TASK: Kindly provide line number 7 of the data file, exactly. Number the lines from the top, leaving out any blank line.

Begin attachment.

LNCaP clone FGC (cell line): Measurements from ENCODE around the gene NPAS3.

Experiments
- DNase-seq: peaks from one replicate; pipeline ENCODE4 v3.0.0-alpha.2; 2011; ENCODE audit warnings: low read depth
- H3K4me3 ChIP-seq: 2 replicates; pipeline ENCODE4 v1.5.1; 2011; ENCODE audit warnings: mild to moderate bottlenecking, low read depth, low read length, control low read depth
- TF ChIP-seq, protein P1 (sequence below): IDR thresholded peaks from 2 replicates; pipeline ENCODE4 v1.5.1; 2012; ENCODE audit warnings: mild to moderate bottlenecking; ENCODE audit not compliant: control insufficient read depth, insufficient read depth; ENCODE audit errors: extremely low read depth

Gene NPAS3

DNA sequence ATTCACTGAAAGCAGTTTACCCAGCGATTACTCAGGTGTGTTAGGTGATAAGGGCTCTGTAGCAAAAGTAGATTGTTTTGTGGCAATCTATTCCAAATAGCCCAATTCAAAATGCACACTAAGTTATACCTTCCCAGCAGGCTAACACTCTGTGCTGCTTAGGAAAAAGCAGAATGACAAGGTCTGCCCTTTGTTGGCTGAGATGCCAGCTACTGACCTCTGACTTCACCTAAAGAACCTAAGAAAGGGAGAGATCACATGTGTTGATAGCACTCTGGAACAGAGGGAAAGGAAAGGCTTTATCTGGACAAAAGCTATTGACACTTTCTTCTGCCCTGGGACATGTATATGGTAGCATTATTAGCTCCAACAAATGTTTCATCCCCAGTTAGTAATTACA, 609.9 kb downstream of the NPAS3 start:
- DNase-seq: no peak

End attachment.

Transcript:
DNA sequence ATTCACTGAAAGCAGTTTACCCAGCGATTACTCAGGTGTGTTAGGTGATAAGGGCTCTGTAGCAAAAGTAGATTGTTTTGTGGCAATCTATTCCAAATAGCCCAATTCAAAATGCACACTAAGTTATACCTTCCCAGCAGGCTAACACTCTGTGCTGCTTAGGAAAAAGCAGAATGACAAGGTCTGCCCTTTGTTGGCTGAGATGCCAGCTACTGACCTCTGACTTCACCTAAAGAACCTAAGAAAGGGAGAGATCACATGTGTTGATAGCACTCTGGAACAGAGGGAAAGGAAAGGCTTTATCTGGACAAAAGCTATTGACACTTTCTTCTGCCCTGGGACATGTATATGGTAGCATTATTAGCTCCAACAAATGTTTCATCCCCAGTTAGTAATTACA, 609.9 kb downstream of the NPAS3 start: